If Rwanda can build this in a year we can do it in the UK. I know Rwanda gets more sun, but we have enough sun in the UK for the energy we need.
This is in the latest IEA report:
For a journalist’s summary of the summary:
Time for young people to give thought to their futures.
But, here is excellent news.
All! All! All!
You could not have a better authority on capitalism.
On why the free market won’t develop new forms of energy fast enough:
Well, there’s no fortune to be made. Even if you have a new energy source that costs the same as today’s and emits no CO2, it will be uncertain compared with what’s tried-and-true and already operating at unbelievable scale and has gotten through all the regulatory problems, like “Okay, what do you do with coal ash?” and “How do you guarantee something is safe?” Without a substantial carbon tax, there’s no incentive for innovators or plant buyers to switch.
Since World War II, U.S.-government R&D has defined the state of the art in almost every area.
I’m optimistic about climate change because of innovation.
I never quite liked the word renewables so I hope to start the change to a new word. I know nothing is eternal but solar is as near as it gets for us humans.
I find a lot of ill-thought comment on articles on solar & wind power and their costs. I often add comment to that. So to comments on this article by Ed Davey I had to add –
I note that people are complaining that renewables are the cause of high energy costs. One way to reduce personal energy costs for a while would be to get a wood-burning stove and start burning the doors and floorboards of one’s home. The effects of this are so clear that people will not do it, yet burning fossil fuels is an equivalent for our environment. Renewables are not being pushed by some fashion but because there is a huge looming problem to solve and they can solve it. Of course there is a cost in developing this. However, fossil fuels also get subsidies but they are not put on to the bill we get from the power companies, they go as grants and tax breaks to the producer companies from general taxation – so they are hidden. This could be seen as a subtle way to make people anti-renewables. With more use of renewables will come more R&D making more efficient and cheaper systems. Doing that R&D here means we can have technologies that we can export to pay our way in the world, and all those installations will provide local jobs in every locality, reducing the need for welfare payments, reducing what we have to pay in tax for benefit payments. Fossil fuels are a dead end in every sense. Renewables are the future technologies in which we should invest – yes, that’s the word “invest”.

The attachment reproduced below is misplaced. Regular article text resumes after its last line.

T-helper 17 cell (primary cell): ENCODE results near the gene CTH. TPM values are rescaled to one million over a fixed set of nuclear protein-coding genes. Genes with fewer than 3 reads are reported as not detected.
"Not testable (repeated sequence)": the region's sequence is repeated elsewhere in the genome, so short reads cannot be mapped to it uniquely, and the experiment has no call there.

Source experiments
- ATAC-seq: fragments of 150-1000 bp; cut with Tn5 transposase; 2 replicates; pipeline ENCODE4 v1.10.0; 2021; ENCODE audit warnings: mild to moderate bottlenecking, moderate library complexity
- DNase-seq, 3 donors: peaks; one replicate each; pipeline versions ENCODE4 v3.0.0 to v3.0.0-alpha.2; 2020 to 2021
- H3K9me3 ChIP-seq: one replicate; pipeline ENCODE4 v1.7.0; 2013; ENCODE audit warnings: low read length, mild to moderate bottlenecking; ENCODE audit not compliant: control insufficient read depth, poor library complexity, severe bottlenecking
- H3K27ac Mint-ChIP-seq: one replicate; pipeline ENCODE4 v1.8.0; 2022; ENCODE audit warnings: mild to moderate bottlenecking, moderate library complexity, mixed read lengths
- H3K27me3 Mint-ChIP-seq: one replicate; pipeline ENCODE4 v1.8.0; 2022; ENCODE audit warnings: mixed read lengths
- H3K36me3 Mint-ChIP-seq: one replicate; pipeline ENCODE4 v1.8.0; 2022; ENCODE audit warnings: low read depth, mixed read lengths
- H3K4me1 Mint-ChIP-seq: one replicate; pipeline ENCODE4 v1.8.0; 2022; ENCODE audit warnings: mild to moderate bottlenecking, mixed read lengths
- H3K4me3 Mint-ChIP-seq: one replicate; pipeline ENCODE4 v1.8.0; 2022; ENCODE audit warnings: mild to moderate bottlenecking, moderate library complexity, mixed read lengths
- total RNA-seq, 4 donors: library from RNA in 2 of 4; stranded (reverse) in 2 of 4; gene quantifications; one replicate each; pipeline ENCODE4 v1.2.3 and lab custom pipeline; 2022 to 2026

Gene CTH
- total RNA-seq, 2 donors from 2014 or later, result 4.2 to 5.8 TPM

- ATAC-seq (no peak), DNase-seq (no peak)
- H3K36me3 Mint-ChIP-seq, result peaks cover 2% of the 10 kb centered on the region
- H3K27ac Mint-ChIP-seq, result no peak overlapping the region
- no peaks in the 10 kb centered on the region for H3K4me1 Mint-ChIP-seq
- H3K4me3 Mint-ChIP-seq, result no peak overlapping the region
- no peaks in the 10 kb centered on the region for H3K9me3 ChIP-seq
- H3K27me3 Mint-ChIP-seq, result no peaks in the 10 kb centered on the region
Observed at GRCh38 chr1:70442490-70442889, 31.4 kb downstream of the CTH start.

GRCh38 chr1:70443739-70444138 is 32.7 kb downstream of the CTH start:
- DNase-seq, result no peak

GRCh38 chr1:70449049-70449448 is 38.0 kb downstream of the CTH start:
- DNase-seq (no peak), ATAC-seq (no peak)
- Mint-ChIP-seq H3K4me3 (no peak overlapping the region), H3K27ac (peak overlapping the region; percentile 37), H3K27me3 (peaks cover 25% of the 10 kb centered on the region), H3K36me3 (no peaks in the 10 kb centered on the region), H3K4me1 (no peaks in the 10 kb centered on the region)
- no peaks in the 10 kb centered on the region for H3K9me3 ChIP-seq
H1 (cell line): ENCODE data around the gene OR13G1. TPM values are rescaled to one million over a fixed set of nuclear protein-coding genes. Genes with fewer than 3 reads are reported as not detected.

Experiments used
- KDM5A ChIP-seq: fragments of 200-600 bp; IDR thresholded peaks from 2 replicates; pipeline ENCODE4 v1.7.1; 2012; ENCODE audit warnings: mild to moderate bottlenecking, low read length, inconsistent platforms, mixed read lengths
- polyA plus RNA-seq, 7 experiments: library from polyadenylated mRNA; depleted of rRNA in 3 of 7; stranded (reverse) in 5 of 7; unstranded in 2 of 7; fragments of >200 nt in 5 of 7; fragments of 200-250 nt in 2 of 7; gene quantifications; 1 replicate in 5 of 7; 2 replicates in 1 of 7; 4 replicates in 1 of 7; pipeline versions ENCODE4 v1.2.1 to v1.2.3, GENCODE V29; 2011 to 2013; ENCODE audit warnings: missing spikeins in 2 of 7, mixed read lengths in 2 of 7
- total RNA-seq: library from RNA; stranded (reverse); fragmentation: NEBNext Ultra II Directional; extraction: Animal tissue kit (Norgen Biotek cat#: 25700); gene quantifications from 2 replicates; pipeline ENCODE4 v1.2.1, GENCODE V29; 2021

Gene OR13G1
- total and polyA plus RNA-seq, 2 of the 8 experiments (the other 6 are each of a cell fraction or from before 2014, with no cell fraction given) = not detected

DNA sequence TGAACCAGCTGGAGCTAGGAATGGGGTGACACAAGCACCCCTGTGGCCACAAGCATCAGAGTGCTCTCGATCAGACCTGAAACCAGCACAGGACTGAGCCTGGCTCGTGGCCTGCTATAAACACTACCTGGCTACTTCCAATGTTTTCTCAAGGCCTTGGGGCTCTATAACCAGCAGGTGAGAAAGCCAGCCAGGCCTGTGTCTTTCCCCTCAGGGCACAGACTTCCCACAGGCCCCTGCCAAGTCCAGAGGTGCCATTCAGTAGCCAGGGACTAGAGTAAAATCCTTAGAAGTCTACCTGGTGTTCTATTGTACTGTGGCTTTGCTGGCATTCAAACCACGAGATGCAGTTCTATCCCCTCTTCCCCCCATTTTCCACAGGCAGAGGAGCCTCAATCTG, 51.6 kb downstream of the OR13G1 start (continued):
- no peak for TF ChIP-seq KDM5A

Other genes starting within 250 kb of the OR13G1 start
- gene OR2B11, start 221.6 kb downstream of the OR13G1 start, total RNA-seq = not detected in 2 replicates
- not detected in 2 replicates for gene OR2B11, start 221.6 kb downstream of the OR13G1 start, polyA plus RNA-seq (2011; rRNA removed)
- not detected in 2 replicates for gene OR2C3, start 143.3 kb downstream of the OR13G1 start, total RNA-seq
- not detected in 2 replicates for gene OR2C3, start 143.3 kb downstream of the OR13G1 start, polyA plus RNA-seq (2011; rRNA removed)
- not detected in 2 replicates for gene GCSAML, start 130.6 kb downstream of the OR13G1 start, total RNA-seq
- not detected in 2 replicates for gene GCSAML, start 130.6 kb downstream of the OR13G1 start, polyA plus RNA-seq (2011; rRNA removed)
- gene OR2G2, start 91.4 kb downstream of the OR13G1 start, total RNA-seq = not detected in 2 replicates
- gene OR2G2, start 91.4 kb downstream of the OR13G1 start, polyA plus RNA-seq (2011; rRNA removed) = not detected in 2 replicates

1) Start immediate training for building insulation – all buildings.
2) Keep on installing solar PV and wind turbines (especially offshore).
3) Indeed let’s do some nuclear fission power, but not the absurd Hinkley C – there are better, proven designs to choose from, and we were once the world’s leaders in this and could invest in R&D again.
All these are jobs for people here, all good economic activity.
Southern Solar is dead.
I think solar power has become too successful for big-energy business to accept. The fossil fuel lobby is very rich, it can give big donations and offer directorships to those friendly to it.
As with any tech industry solar-power use will stimulate innovation: better, cheaper conversion. It will stimulate innovation in storage where we are only starting development on large-energy storage systems. Solar power really is the future, and we could be at the forefront, with technologies to export – the ultimate in robust, resilient, energy independence. We were at the forefront of nuclear power 50 years ago but look where we are now. We will have nothing to pay our way; the UK will become one of China’s sweat-shops.
Meanwhile back at the South Pole:
A lot was made by global warming skeptics of the apparent slow down in the rate of atmospheric warming over the past 15 years. The skeptics said it had stopped warming, but not so. More recent analysis shows that even the apparent slow down was an artifact of changing methods of temperature measurement over the years.
However, the atmospheric warming we are finding is only the tip of the iceberg – an apt metaphor.
Since 2014, a massive underwater heatwave, driven by climate change, has caused corals to lose their brilliance and die in every ocean. By the end of this year 38% of the world’s reefs will have been affected. About 5% will have died forever.
But with a very strong El Niño driving record global temperatures and a huge patch of hot water, known as “the Blob”, hanging obstinately in the north-western Pacific, things look far worse again for 2016.
Maybe bankers have some use after all. At last short-sighted views are being superseded.
“The challenges currently posed by climate change pale in significance compared with what might come,” Carney said. “The far-sighted amongst you are anticipating broader global impacts on property, migration and political stability, as well as food and water security. So why isn’t more being done to address it?”